Aust shares slip amid global worries

Prashant MehraAAP
The bulk of Australia's market losses were concentrated in the mining, tech and utilities stocks.
Camera IconThe bulk of Australia's market losses were concentrated in the mining, tech and utilities stocks. Credit: AAP

The Australian share market has snapped a four-day winning streak to end almost one per cent lower, tracking losses across the Asia Pacific region amid renewed investor concerns of a global recession.

The benchmark S&P/ASX200 index ended 63.4 points, or 0.94 per cent lower, to 6700.2 on Wednesday.

The broader All Ordinaries lost 75.5 points, or 1.09 per cent, to settle at 6877.9.

Most of the losses were concentrated in the mining, tech and utilities sectors but a late recovery in select financial and energy stocks helped the indices rebound from the sessions lows.

"We've had a reasonable mid-session turnaround but a lot of attention is focused on tonight's GDP growth numbers in the US because there's still a lot of fear that economies around the world are headed for a recession," said Ben Le Brun, private client adviser at ASR Wealth Advisors.

The local indices started the session on the wrong foot following heavy losses on Wall Street overnight after data showed American consumer confidence fell sharply in June.

Investors have remained concerned over the last few weeks that aggressive rate hikes by central banks around the world to tame surging inflation will drag the global economy into a recession.

In the local market, technology was the worst-performing sector, mirroring the hefty losses among US peers.

ASX-listed shares of Block dropped more than six per cent, accounting software producer Xero erased five per cent while Wisetech was down nearly three per cent.

The top iron ore miners fell into negative territory on fears of a demand slowdown with BHP, Rio Tinto and Fortescue Metals each down between 0.5 and 1.0 per cent.

Gold stocks took a further hit as bullion prices eased. Newcrest, Northern Star and Evolution Mining were all down between three and eight per cent.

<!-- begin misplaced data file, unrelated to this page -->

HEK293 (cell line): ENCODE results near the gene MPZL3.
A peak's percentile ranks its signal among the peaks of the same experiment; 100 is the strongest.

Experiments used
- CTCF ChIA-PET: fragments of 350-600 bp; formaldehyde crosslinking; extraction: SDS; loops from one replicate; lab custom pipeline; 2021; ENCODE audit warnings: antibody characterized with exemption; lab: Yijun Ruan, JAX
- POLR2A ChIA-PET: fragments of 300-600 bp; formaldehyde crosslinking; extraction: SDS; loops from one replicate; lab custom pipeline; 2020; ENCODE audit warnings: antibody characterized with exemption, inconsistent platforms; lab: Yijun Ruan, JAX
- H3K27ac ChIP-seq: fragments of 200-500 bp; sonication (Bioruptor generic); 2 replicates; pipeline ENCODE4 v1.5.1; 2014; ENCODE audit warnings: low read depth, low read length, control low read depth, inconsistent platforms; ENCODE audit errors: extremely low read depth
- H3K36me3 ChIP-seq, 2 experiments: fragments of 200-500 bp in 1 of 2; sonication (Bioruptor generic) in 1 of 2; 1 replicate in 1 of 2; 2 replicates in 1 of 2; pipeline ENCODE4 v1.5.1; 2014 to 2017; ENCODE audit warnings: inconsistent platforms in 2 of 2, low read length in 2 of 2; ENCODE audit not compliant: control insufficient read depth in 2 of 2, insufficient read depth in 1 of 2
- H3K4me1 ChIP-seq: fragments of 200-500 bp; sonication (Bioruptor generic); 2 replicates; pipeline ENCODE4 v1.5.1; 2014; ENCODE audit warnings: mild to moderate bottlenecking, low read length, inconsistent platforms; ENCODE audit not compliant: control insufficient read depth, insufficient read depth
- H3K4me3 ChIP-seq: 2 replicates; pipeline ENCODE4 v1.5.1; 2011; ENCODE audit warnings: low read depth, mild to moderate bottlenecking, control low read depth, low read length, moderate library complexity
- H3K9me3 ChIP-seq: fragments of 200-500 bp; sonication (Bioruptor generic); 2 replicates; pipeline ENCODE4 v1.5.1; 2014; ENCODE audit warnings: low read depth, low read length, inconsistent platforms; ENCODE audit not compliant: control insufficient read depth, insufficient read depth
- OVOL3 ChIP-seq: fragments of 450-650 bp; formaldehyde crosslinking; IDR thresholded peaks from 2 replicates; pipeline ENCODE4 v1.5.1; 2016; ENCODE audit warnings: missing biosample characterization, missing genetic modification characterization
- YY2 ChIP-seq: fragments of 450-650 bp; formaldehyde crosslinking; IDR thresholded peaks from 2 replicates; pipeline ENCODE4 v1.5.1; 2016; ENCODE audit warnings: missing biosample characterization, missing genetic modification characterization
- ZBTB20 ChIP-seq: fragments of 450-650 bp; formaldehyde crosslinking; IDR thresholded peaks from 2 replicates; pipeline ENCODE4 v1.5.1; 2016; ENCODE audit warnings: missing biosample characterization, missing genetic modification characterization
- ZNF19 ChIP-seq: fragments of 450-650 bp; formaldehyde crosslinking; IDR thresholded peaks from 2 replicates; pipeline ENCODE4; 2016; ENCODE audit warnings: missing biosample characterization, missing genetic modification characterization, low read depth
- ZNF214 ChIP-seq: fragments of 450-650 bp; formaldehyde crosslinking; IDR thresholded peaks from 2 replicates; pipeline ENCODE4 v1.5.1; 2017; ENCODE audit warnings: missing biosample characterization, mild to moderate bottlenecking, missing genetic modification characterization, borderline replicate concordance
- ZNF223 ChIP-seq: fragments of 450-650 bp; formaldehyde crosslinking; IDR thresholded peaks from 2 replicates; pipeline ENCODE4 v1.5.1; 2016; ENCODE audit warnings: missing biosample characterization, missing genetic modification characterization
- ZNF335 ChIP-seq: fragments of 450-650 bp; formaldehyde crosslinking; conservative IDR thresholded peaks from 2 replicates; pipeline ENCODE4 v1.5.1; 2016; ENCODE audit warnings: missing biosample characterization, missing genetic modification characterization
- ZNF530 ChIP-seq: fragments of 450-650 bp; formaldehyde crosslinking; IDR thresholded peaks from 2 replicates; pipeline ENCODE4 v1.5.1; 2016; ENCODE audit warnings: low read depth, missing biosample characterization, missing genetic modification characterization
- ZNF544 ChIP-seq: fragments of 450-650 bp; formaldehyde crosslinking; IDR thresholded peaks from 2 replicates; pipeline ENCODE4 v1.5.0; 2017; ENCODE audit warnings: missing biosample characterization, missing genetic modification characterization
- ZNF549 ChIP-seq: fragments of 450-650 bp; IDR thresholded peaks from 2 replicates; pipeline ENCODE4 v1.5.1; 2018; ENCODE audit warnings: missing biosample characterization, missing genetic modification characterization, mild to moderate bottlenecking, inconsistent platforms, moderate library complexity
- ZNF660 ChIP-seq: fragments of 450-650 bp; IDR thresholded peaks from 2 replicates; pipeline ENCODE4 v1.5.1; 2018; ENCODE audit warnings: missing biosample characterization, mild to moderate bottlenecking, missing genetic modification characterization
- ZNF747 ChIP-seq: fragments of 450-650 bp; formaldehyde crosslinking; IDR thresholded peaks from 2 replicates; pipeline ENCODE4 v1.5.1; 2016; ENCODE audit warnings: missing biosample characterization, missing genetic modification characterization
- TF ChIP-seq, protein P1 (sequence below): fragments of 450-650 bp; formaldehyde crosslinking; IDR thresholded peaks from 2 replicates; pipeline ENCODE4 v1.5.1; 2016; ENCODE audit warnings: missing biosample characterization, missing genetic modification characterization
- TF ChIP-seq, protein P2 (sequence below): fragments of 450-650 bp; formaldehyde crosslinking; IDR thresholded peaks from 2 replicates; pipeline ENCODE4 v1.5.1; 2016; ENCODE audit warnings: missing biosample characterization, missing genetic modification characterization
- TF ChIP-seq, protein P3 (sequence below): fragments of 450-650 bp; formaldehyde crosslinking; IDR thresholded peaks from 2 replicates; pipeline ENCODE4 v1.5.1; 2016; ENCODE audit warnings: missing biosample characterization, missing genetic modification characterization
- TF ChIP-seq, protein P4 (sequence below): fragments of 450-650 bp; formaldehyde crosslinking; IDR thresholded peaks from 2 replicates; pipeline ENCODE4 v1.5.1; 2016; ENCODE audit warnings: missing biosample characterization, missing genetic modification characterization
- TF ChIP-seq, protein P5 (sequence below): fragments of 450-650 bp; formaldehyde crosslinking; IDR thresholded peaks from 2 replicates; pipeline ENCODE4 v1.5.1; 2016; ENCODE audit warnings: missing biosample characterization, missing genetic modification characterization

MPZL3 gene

Lithium miner Liontown Resources was the sole exception, rising five per cent to $1.12 after signing a supply deal with Ford.

Energy stocks were mixed despite oil prices settling higher on the prospect of tight supplies. Woodside rose 0.5 per cent while Santos fell by a similar degree, but Beach Energy shares rose nearly two per cent.

Financial stocks also posted some gains, with three of the Big Four banks rising nearly one per cent each, although Commonwealth Bank ended 0.5 per cent down to $93.

Healthcare stocks lost ground with CSL, Cochlear and Ansell all losing between one and two per cent.

In stock-specific news, tech firm Tyro Payments dropped nearly 17 per cent to 65 cents after its CEO Robert Cooke stepped down. He has been appointed as chief executive of Star Entertainment Group, the casino operator said in a separate statement.

Meanwhile, the Australian dollar slipped to 68.82 US cents by 1700 AEST after robust retail sales data for May reinforced expectations of a rate hike by the Reserve Bank next week. It had closed at 69.55 US cents on Tuesday.

ON THE ASX:

* The benchmark S&P/ASX200 index ended 63.4 points, or 0.94 per cent lower, to 6700.2 on Wednesday.

* The broader All Ordinaries lost 75.5 points, or 1.09 per cent, to settle at 6877.9.

CURRENCY SNAPSHOT:

One Australian dollar buys:

* 69.82 US cents, from 69.55 US cents at Tuesday's close

* 93.49 Japanese yen, from 94.44 yen

* 65.58 Euro cents, from 65.69 cents

* 56.49 British pence, from 56.64 pence

* 110.37 NZ cents, from 110.28 cents

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